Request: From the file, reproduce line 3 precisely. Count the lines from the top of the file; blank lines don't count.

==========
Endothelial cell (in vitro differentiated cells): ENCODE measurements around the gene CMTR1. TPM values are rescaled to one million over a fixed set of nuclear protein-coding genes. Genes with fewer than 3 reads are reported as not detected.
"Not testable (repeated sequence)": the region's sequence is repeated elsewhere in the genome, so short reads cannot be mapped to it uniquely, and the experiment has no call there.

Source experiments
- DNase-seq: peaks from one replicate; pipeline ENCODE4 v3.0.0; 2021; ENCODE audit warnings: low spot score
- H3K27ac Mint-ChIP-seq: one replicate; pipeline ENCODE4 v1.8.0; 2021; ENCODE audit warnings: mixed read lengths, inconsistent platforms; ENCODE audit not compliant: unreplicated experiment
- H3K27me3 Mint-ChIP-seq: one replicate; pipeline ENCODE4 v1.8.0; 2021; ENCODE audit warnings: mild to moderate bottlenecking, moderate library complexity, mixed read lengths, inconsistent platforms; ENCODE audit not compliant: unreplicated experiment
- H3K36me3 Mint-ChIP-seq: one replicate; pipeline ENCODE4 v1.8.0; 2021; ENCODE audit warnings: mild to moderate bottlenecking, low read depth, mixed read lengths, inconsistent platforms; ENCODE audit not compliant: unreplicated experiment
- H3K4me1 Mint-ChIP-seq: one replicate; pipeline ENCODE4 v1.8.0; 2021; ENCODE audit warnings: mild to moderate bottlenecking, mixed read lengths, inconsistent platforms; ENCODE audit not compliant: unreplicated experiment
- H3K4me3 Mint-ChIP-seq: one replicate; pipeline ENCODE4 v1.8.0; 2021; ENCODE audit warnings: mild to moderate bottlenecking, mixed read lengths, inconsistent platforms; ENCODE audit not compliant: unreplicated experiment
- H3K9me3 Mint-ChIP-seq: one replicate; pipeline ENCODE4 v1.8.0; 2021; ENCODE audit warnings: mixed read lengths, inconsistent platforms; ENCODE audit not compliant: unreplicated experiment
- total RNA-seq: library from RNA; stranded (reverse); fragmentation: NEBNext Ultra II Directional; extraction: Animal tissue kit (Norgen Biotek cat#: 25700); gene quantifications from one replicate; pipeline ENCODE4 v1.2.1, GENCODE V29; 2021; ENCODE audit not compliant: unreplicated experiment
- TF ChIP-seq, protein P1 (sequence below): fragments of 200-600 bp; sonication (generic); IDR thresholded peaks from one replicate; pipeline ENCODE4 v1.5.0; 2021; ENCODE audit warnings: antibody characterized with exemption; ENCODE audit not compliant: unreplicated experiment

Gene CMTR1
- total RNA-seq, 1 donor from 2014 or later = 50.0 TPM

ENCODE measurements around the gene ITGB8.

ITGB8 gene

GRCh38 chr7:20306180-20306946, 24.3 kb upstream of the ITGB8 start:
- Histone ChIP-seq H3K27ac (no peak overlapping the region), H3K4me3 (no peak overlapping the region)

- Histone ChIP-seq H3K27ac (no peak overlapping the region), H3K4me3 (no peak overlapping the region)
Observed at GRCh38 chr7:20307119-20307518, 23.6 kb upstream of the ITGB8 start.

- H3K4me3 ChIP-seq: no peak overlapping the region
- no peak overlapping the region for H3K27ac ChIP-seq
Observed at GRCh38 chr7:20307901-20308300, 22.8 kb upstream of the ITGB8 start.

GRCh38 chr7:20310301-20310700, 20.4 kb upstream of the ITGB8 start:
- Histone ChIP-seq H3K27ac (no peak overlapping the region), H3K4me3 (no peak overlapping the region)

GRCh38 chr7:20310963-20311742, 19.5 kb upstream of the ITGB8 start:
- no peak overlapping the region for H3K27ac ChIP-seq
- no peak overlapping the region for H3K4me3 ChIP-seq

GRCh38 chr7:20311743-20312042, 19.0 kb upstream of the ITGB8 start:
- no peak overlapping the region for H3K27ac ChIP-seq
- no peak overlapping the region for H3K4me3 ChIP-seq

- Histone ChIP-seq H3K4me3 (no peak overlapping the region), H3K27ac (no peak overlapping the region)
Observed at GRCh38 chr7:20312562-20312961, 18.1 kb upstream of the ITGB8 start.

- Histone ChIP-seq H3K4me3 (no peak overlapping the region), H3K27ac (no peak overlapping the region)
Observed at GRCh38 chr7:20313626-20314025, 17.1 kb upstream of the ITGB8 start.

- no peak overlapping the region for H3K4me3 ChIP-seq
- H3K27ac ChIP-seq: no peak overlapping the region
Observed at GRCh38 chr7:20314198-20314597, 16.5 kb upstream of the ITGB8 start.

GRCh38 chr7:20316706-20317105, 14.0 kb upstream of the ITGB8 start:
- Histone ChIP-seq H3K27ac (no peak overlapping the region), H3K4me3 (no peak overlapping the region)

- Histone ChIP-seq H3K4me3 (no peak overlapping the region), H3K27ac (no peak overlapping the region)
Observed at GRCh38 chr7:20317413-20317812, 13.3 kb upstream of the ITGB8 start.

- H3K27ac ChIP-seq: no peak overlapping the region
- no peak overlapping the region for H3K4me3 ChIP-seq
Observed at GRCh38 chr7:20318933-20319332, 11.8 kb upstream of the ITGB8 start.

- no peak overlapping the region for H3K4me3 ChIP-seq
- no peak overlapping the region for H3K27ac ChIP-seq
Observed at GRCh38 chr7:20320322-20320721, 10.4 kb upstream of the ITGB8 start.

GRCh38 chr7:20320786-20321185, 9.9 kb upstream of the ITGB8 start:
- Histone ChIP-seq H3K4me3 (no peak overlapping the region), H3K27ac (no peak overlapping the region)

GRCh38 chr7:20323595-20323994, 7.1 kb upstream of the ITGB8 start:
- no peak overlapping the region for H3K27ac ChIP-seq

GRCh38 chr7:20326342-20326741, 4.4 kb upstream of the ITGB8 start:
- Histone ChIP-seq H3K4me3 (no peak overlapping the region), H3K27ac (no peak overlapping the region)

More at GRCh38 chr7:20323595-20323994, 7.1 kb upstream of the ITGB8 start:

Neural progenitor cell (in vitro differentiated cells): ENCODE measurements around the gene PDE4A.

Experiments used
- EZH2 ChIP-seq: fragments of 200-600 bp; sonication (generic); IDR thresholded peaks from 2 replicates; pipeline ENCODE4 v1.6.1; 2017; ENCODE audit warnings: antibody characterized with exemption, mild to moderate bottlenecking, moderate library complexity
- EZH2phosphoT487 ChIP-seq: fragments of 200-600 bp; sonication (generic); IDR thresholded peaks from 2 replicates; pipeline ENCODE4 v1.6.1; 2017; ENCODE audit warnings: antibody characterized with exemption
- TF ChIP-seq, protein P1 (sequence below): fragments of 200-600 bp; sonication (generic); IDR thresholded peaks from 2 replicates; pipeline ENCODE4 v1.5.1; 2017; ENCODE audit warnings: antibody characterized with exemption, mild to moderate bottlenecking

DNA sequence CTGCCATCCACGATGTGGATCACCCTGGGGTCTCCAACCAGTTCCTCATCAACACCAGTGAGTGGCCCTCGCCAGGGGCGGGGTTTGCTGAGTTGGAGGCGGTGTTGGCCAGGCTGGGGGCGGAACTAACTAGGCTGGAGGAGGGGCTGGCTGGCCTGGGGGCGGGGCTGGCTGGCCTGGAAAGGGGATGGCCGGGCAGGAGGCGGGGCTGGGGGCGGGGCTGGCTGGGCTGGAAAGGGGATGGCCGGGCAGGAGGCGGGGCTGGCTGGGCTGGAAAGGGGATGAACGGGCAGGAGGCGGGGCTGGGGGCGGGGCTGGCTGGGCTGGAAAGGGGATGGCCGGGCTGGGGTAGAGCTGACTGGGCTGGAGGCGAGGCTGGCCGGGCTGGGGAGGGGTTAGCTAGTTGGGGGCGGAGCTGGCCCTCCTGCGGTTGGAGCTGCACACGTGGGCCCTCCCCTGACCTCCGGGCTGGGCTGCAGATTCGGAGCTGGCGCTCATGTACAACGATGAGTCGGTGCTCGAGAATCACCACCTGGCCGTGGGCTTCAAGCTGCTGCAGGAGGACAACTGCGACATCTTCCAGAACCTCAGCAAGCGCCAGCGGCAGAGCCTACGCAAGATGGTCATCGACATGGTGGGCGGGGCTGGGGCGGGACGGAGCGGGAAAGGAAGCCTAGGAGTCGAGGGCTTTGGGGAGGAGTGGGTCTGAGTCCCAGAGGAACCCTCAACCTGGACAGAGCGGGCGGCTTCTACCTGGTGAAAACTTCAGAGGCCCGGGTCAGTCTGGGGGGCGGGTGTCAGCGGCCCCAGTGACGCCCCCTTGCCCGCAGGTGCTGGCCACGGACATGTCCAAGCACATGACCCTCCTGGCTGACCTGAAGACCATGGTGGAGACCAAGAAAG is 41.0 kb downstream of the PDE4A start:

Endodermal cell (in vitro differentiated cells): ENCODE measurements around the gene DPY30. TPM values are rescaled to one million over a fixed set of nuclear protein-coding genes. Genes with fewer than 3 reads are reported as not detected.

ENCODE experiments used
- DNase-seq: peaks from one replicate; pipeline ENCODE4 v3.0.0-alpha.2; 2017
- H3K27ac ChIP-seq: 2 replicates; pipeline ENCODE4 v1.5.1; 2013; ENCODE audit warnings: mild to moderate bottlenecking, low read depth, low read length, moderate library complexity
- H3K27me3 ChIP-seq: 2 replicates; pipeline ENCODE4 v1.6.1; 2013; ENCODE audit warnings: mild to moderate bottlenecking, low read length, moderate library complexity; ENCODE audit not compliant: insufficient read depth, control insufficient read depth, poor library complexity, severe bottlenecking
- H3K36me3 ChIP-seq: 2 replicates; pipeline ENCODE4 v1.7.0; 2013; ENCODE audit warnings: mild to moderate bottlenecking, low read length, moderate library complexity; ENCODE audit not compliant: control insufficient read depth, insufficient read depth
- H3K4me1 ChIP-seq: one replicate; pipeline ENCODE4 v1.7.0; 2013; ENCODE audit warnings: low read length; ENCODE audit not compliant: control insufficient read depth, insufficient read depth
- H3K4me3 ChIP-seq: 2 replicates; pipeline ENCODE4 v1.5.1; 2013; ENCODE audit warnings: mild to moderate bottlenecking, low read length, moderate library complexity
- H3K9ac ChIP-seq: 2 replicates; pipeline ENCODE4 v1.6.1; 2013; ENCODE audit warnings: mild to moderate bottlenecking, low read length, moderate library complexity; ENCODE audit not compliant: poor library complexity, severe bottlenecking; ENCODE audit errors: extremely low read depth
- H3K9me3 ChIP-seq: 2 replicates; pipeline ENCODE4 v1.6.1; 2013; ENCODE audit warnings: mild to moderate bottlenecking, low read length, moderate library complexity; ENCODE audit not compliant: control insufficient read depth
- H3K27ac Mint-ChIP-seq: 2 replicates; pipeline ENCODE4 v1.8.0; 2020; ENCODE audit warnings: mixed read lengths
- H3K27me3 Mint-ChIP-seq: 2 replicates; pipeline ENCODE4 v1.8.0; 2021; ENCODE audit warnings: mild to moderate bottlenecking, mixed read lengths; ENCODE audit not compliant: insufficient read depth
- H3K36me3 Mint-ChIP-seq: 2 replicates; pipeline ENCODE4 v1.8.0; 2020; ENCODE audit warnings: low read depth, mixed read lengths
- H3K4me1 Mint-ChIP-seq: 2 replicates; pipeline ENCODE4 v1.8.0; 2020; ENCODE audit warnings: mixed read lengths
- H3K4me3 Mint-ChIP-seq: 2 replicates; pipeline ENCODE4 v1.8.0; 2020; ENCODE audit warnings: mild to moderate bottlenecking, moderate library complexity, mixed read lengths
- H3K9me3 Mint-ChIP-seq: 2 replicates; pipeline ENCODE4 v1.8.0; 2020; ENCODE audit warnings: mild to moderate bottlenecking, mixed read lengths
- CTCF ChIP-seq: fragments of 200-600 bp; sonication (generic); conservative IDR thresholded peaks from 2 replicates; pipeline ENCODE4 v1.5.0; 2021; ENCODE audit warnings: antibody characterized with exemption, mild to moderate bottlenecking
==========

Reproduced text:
Source experiments